It took about 10 minutes to get to the FOB, and all the way there you could
                                                                                  goods vehicles wait before entering Camp Bastion). Our task next week is
tell on all our faces what we were thinking. What is it going to look like when
                                                                                  protecting the camp’s landing area and providing a quick reaction force -
we get there? Is there going to be people with arms and legs missing? Is there
                                                                                  a task which, hopefully, should give us a greater understanding of how a
going to be lots of blood and am I going to be able to handle it?
                                                                                  major base operates in a hostile theatre such as Helmand Province.”
As soon as we landed we were off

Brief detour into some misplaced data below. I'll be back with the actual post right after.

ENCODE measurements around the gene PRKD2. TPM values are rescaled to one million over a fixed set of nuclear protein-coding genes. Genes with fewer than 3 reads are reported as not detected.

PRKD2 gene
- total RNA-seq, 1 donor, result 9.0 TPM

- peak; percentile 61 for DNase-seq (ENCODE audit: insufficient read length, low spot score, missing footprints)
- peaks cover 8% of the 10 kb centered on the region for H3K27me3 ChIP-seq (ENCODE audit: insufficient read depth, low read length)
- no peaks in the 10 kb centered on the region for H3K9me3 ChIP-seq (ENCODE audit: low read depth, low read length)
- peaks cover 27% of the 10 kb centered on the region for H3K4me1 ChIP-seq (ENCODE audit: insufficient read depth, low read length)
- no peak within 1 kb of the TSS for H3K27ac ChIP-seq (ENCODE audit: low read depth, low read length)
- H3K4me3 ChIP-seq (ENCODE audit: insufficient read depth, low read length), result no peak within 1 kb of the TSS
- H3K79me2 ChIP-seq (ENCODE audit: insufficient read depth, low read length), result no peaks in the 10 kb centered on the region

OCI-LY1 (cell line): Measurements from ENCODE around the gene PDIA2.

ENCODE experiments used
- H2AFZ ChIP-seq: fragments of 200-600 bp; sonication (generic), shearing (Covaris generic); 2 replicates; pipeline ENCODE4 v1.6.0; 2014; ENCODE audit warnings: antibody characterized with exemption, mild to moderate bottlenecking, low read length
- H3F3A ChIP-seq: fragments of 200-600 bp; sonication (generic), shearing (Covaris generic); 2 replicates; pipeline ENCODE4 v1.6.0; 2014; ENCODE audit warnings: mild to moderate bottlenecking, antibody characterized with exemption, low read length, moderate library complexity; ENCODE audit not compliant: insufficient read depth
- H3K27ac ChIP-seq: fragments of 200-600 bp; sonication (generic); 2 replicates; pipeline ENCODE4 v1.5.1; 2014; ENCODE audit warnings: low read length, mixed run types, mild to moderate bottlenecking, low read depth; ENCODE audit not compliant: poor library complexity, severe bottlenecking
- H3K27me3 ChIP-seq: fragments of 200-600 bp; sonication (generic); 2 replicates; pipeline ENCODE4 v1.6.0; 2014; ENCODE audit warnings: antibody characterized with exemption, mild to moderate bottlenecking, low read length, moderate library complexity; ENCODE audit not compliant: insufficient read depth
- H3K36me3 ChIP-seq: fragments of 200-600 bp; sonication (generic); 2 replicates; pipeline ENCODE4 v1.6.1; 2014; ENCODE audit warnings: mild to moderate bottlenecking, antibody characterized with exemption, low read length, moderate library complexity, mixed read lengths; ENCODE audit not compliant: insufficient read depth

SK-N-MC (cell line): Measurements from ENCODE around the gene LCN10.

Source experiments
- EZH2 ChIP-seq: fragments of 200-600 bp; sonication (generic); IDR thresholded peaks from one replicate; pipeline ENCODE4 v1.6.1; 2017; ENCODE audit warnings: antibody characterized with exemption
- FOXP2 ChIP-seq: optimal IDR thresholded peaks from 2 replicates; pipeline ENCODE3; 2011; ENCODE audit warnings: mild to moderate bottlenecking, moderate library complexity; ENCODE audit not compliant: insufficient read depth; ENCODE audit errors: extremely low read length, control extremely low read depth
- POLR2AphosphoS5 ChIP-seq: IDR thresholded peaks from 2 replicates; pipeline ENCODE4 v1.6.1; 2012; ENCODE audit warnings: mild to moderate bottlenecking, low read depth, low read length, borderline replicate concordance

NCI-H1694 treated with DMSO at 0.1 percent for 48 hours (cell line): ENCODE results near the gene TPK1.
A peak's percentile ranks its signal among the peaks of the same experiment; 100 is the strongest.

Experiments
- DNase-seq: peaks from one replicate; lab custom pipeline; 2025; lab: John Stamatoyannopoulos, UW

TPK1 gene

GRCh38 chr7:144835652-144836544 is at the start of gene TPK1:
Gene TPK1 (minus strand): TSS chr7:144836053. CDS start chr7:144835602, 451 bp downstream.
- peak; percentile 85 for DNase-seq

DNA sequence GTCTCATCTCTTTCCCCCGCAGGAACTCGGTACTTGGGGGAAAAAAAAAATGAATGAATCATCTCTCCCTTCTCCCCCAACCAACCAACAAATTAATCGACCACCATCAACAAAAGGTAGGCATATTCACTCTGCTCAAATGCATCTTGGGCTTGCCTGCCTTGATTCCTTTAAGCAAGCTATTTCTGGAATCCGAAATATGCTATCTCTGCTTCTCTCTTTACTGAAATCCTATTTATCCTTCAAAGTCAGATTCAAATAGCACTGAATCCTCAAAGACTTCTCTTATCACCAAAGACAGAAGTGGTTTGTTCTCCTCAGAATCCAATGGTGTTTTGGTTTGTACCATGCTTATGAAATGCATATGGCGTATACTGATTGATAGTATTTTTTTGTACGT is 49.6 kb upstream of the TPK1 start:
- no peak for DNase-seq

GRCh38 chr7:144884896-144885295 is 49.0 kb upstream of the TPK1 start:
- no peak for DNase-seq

the chopper with stretchers to
where a pickup truck was waiting
with the injured. We loaded them
onto the stretchers and ran back
to the chopper. In the time that we
were gone, the doctors had made
the helicopter into a flying hospital.
Once all the injured were on board we
took off with the cover of an Apache
helicopter above us.
As we were flying back, myself and
my mate Mick started talking to one
of the Afghan policemen. He couldn’t
speak a word of English, but we had
to keep him awake so that he didn’t
go into shock. As we were doing this,
our own team medic, Dave, was busy
putting IV drips into one of the more